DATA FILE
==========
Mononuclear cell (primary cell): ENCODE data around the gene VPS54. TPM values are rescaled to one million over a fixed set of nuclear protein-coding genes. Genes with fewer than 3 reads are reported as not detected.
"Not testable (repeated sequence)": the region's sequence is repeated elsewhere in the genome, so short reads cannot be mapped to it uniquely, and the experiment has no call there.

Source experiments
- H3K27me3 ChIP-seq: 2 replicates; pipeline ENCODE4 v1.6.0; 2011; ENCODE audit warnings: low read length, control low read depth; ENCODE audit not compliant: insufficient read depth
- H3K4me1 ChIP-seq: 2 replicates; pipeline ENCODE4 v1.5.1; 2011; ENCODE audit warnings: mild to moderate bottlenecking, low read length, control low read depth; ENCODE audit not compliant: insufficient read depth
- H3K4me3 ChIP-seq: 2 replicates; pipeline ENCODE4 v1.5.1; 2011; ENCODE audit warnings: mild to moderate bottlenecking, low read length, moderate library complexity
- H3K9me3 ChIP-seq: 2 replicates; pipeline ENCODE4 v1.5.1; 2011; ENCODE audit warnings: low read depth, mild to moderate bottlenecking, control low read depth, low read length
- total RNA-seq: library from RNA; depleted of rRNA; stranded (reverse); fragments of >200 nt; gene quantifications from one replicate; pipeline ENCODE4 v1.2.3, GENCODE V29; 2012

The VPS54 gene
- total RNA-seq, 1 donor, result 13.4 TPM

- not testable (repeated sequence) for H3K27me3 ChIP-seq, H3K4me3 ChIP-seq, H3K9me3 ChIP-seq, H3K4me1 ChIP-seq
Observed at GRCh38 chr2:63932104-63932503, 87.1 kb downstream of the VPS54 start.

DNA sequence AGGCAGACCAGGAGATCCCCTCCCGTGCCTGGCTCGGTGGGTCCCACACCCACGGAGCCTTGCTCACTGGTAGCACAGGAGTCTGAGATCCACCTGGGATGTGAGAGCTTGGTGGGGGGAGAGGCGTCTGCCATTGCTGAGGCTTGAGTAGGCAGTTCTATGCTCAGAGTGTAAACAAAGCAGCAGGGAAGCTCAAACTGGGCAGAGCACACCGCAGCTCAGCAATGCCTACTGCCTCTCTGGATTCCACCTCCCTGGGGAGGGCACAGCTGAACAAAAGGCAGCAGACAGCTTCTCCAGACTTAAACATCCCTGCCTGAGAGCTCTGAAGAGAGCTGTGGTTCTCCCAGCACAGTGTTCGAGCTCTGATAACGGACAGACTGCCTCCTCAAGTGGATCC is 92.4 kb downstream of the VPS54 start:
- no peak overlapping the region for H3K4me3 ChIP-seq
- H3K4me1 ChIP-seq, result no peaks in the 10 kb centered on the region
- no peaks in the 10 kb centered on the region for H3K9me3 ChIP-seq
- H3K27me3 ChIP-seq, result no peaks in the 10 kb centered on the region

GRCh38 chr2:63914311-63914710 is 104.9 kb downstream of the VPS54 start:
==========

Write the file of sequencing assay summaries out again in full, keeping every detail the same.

Mononuclear cell (primary cell): ENCODE data around the gene VPS54. TPM values are rescaled to one million over a fixed set of nuclear protein-coding genes. Genes with fewer than 3 reads are reported as not detected.
"Not testable (repeated sequence)": the region's sequence is repeated elsewhere in the genome, so short reads cannot be mapped to it uniquely, and the experiment has no call there.

Source experiments
- H3K27me3 ChIP-seq: 2 replicates; pipeline ENCODE4 v1.6.0; 2011; ENCODE audit warnings: low read length, control low read depth; ENCODE audit not compliant: insufficient read depth
- H3K4me1 ChIP-seq: 2 replicates; pipeline ENCODE4 v1.5.1; 2011; ENCODE audit warnings: mild to moderate bottlenecking, low read length, control low read depth; ENCODE audit not compliant: insufficient read depth
- H3K4me3 ChIP-seq: 2 replicates; pipeline ENCODE4 v1.5.1; 2011; ENCODE audit warnings: mild to moderate bottlenecking, low read length, moderate library complexity
- H3K9me3 ChIP-seq: 2 replicates; pipeline ENCODE4 v1.5.1; 2011; ENCODE audit warnings: low read depth, mild to moderate bottlenecking, control low read depth, low read length
- total RNA-seq: library from RNA; depleted of rRNA; stranded (reverse); fragments of >200 nt; gene quantifications from one replicate; pipeline ENCODE4 v1.2.3, GENCODE V29; 2012

The VPS54 gene
- total RNA-seq, 1 donor, result 13.4 TPM

- not testable (repeated sequence) for H3K27me3 ChIP-seq, H3K4me3 ChIP-seq, H3K9me3 ChIP-seq, H3K4me1 ChIP-seq
Observed at GRCh38 chr2:63932104-63932503, 87.1 kb downstream of the VPS54 start.

DNA sequence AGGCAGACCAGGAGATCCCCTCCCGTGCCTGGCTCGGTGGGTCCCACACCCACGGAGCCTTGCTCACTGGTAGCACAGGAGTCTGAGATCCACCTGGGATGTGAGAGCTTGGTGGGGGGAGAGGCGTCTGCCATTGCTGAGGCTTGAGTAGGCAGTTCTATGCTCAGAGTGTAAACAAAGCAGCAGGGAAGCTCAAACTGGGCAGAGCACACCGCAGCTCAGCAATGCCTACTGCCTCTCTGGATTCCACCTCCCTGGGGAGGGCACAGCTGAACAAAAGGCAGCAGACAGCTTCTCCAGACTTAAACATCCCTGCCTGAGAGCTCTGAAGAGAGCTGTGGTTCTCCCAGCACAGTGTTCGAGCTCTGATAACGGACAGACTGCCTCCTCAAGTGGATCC is 92.4 kb downstream of the VPS54 start:
- no peak overlapping the region for H3K4me3 ChIP-seq
- H3K4me1 ChIP-seq, result no peaks in the 10 kb centered on the region
- no peaks in the 10 kb centered on the region for H3K9me3 ChIP-seq
- H3K27me3 ChIP-seq, result no peaks in the 10 kb centered on the region

GRCh38 chr2:63914311-63914710 is 104.9 kb downstream of the VPS54 start: